# Bags of marbles

*This introduction is adapted from @@Goodman2016{}{chapter 9}*.

Human knowledge is organized hierarchically into levels of abstraction. For instance, the most common or *basic-level* categories (e.g. *dog*, *car*) can be thought of as abstractions across individuals, or more often across subordinate categories (e.g., *poodle*, *Dalmatian*, *Labrador*, and so on). Multiple basic-level categories in turn can be organized under superordinate categories: e.g., *dog*, *cat*, *horse* are all *animals*; *car*, *truck*, *bus* are all *vehicles*.

Some of the deepest questions of cognitive development are: How does abstract knowledge influence learning of specific knowledge? How can abstract knowledge be learned? In this section we will see how such hierarchical knowledge can be modeled with *hierarchical generative models*: generative models with uncertainty at several levels, where lower levels depend on choices at higher levels.

Hierarchical models allow us to capture the shared latent structure underlying observations of multiple related concepts, processes, or systems – to abstract out the elements in common to the different sub-concepts, and to filter away uninteresting or irrelevant differences. Perhaps the most familiar example of this problem occurs in learning about categories. Consider a child learning about a basic-level kind, such as *dog* or *car*. Each of these kinds has a prototype or set of characteristic features, and our question here is simply how that prototype is acquired.

The task is challenging because real-world categories are not homogeneous. A basic-level category like *dog* or
*car* actually spans many different subtypes: e.g., *poodle*, *Dalmatian*, *Labrador*, and such, or
*sedan*, *coupe*, *convertible*, *wagon*, and so on. The child observes examples of these sub-kinds or *subordinate*-level categories: a few poodles, one Dalmatian, three Labradors, etc. From this data she must infer what it means to be a dog in general, in addition to what each of these different kinds of dog is like. Knowledge about the prototype level includes understanding what it means to be a prototypical dog and what it means to be non-prototypical, but still a dog. This will involve understanding that dogs come in different breeds which share features between them, but also differ systematically as well.

The ideas we will use to model this are best explained in a simpler setting. We return to its interpretation in part 2.

## Bags of marbles

Suppose you have a bag filled with marbles in five different colors `var colors = ['black', 'blue', 'green', 'orange', 'red']`

. Some colors occur more frequently in the bag than others.
If you randomly pick one of the marbles, the probability that the marble has a certain color is different for different colors.
If 30% of the marbles in the bag are red for example, the probability of drawing a red marble is 30% or 0.3.

Since we are only interested in the probabilities of drawing marbles with a certain color, all we need to know about a bag is the percentage of marbles of every color.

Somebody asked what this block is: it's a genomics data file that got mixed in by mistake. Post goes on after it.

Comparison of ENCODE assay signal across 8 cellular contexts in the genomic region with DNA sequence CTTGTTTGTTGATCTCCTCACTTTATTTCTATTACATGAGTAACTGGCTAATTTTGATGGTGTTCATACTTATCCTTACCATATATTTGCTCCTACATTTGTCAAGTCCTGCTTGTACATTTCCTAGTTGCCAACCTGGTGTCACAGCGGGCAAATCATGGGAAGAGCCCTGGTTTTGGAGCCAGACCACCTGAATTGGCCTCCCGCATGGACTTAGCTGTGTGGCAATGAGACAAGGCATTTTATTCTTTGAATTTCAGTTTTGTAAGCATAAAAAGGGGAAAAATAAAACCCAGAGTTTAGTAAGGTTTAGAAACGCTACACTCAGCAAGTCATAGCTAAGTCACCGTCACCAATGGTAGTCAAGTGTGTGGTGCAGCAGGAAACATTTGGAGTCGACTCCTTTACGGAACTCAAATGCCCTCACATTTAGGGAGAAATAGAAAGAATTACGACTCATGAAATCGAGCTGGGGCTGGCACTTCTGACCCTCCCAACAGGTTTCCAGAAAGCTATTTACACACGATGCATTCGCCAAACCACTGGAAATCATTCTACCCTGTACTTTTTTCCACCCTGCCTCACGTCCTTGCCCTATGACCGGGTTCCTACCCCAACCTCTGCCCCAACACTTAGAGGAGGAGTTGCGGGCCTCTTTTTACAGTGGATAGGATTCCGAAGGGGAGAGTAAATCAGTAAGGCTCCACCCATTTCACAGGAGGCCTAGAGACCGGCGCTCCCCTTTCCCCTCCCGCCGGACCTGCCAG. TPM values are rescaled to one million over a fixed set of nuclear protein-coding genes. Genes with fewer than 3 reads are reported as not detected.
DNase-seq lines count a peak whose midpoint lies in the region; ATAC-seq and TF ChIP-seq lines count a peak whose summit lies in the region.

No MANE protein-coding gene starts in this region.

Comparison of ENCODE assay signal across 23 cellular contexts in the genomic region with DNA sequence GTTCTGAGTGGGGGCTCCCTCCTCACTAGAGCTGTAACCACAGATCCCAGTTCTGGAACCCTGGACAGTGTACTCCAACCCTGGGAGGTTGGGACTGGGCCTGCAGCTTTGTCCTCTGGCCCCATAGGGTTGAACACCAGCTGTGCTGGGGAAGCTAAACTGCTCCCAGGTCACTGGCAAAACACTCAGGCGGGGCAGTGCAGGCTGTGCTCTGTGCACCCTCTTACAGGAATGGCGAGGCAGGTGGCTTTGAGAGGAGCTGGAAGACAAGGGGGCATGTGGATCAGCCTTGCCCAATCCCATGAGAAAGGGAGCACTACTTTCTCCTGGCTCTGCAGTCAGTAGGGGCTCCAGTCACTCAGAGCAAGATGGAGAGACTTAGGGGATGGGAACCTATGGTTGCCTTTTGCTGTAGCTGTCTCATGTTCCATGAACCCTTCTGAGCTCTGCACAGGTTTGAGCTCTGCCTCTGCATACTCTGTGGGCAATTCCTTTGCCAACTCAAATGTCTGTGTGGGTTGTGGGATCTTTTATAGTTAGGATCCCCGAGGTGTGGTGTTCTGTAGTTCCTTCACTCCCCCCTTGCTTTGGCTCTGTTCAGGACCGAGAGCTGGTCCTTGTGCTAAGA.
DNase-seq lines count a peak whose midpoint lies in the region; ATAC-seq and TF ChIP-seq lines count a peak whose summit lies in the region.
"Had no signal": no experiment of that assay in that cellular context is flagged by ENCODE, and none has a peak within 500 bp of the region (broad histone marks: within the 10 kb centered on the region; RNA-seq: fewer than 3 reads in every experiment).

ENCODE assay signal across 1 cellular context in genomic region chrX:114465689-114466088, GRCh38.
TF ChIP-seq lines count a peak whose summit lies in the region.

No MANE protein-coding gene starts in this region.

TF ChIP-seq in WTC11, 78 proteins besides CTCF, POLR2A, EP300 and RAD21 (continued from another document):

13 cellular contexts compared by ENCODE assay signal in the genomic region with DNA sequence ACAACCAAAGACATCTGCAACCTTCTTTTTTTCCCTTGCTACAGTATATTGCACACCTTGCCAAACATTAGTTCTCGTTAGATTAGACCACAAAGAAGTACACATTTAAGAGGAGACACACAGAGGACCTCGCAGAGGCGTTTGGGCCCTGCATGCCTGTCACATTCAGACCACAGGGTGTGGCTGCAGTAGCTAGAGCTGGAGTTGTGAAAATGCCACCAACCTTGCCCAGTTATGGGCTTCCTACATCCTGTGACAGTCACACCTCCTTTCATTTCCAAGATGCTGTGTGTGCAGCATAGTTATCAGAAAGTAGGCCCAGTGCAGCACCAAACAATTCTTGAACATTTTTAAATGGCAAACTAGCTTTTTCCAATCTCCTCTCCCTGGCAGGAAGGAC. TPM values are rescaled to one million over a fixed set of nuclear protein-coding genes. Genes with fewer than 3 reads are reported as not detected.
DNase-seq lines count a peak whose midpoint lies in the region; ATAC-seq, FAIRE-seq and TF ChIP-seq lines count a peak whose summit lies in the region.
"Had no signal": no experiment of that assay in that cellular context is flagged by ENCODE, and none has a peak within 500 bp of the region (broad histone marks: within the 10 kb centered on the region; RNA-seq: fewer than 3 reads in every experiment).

If we measure probabilities in numbers between 0 and 1 (instead of percentages), a bag with mostly black and green marbles and some others, be described by the list `var colorProbs = [0.35, 0.1, 0.35, .1, .1]`

.
This program picks marbles from such an urn (ignore the last line for now):

```
var colors = ['black', 'blue', 'green', 'orange', 'red'];
var colorProbs = [0.35, 0.1, 0.35, .1, .1]
categorical({ vs: colors, ps: colorProbs})
```

Repeating this many times, we can approximate the *distribution* of colors in the bag by plotting the relative frequency of every color

```
var colors = ['black', 'blue', 'green', 'orange', 'red'];
var colorProbs = [0.35, 0.1, 0.35, .1, .1]
var drawMarble = function() { categorical({ vs: colors, ps: colorProbs}) }
viz(repeat(100, drawMarble))
```

As you can see, it is only an approximation, since the frequency of black and green marbles is probably not *exactly* equal.
The actual distribution is called a *categorical distribution*; it assign a probability to each of several categories — colors, in our case:

Together these probabilities form the parameters of the categorical distribution, and it is often convenient to group them in one list .
In WebPPL you can define a categorical distribution by specifying its values `vs`

(i.e., the colors) and the probabilities `ps`

of each of those values.
Here’s a bag with a different composition of marbles and it’s exact distribution:

```
var colors = ['black', 'blue', 'green', 'orange', 'red'];
var colorProbs = [0.1, .3, 0.2, .3, .1]
var bag = Categorical({ vs: colors, ps: colorProbs})
viz(bag) // The actual distribution of colors
var drawMarble = function() { sample(bag) }
viz(repeat(100, drawMarble)) // The frequencies in 100 draws
```

A categorical distribution over `colors`

thus serves as a model for a bag with marbles in five different colors.

In the two previous examples, the numbers in `colorProbs`